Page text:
A former special adviser to DUP leader Arlene Foster has said he thought minutes had been taken of a key Renewable Heat Incentive (RHI) meeting in Northern Ireland.
A public inquiry at Stormont is examining how the decision was made to proceed with the botched green energy scheme without cost controls introduced in an equivalent subsidy project in Great Britain.
Mrs Foster and a senior civil servant have different recollections of a series of meetings on the issue while she was the powersharing minister responsible for RHI.
The ex-enterprise, trade and investment minister's then adviser Andrew Crawford said civil servants usually wrote in a blue book during discussions.
He added: "There were always people there who were taking notes.
"I cannot remember an occasion when they stopped recording those notes. I believed notes were always taken by officials."
The issue has been raised over a meeting between Department of Enterprise, Trade and Investment (DETI) official Fiona Hepper and former minister Mrs Foster about whether to proceed with RHI without cost controls introduced in Great Britain.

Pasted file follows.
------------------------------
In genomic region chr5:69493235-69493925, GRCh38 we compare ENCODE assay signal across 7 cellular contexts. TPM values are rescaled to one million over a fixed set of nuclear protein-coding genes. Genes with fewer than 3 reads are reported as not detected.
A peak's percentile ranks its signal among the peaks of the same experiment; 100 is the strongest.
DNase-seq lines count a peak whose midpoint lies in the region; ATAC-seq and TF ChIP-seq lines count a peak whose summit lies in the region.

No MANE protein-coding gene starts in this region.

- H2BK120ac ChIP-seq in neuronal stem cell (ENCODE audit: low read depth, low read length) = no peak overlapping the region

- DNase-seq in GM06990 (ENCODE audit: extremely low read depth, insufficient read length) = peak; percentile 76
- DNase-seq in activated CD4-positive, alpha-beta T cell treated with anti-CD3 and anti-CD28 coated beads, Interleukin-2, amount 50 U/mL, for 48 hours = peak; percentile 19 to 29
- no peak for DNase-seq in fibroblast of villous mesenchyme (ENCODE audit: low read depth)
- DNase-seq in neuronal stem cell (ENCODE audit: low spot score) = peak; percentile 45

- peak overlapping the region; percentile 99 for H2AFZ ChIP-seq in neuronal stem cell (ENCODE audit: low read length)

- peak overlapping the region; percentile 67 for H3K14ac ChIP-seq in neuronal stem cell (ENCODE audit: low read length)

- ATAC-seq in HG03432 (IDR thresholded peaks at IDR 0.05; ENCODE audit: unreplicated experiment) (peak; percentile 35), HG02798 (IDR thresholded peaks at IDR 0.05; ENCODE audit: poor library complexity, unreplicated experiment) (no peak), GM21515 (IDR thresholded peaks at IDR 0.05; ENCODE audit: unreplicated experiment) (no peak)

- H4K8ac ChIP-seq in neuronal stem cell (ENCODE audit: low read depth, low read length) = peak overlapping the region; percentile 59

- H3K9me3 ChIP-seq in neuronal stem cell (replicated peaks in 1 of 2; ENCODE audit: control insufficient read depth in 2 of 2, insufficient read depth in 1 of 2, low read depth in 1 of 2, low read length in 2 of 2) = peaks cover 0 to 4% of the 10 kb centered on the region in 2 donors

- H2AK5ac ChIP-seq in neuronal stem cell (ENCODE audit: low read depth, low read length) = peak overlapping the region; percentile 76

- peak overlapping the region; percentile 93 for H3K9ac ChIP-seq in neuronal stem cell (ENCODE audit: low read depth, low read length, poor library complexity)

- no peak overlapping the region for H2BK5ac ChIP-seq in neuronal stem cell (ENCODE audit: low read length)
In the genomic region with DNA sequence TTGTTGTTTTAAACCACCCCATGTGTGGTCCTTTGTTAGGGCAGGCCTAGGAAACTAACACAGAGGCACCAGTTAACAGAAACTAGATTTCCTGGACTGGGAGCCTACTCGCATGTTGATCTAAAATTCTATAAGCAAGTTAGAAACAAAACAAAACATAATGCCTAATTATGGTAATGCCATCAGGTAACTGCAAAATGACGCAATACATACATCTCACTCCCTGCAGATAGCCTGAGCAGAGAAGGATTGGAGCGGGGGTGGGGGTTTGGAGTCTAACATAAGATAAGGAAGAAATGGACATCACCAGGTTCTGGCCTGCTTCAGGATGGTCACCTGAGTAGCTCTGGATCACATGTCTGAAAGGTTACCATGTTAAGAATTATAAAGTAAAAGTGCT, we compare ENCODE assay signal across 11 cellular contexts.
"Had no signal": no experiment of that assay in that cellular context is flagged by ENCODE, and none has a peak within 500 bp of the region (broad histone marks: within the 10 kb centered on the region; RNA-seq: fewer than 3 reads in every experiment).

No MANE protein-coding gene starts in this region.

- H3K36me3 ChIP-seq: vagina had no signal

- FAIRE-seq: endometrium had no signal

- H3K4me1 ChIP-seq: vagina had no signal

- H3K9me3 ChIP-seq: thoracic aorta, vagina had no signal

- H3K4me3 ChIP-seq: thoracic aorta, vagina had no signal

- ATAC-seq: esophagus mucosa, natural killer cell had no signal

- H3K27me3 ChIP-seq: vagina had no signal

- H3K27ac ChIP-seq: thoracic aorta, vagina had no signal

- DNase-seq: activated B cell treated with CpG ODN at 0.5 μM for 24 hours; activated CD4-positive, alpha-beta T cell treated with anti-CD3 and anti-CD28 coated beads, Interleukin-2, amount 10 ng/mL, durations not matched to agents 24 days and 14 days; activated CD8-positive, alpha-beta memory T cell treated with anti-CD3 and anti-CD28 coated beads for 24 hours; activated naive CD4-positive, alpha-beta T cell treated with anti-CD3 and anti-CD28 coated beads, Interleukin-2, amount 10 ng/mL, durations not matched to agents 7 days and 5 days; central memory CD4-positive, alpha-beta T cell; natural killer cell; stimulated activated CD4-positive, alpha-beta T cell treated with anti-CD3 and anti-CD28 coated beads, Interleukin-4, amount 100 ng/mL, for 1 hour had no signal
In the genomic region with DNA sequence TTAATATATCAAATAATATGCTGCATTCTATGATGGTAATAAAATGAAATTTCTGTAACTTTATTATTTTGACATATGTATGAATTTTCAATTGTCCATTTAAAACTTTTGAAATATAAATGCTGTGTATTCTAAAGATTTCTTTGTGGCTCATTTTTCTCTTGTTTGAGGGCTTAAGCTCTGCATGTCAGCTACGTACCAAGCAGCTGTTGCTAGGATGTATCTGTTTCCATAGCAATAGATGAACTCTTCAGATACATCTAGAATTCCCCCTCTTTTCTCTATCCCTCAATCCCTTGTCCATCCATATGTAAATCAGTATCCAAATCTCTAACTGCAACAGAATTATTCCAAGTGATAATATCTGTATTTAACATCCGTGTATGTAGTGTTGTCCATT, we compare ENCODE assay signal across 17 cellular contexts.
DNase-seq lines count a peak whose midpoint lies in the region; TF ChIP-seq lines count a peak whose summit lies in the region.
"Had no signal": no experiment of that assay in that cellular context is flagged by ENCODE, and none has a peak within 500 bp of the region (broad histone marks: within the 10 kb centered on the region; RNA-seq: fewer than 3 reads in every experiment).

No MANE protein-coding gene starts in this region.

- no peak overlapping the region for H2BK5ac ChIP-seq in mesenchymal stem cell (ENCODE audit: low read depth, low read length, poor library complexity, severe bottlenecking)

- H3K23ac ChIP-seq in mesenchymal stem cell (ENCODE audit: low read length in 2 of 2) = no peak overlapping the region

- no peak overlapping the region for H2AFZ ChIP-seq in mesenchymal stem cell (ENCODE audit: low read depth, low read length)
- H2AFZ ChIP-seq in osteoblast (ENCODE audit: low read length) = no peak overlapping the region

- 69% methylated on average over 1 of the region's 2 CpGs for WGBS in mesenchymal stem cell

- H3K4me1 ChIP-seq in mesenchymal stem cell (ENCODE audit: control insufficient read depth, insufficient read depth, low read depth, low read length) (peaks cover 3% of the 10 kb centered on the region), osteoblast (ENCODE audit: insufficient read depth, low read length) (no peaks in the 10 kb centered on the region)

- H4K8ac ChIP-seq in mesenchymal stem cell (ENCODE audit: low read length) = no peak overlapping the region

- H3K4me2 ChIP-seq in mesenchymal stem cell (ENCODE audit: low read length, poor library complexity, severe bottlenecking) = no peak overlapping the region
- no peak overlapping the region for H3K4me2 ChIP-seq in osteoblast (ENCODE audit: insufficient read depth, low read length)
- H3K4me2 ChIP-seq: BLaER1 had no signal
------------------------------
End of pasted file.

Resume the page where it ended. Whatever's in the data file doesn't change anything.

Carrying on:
There was a difference of opinion between the two about the meeting and the head of Northern Ireland's civil service, David Sterling, has said no minute was taken because the practice lapsed after devolution.
Mr Crawford said the first time he learned it had ceased was during the public inquiry into the botched green energy scheme which he appeared before on Wednesday.
The RHI ended up paying out more than it cost to fuel wood-burning boilers and led to the collapse of powersharing following a fall out between Sinn Fein and the DUP.
At the time it was being launched Mr Crawford said he and the minister were concentrating on cutting energy costs for large users, building an interconnector carrying power between Northern Ireland and the Republic and the single all-island energy market.
He said: "We probably were not as focused on it (RHI) then as we could have been and because of that we were accepting the advice that was coming up from officials."
He said if the key documents were brought to the minister's attention they would have paid closer scrutiny.
"I would like to believe that we would have taken a different direction.
"It certainly would have raised our antennae. We would have been more concerned about the issues.
"I believe if they had been brought to our attention none of us would be in this room now."
The public inquiry was told he had been characterised as wanting to keep the massively overspending scheme open in mid-2015, which he felt was unfair and ran contrary to what he was doing.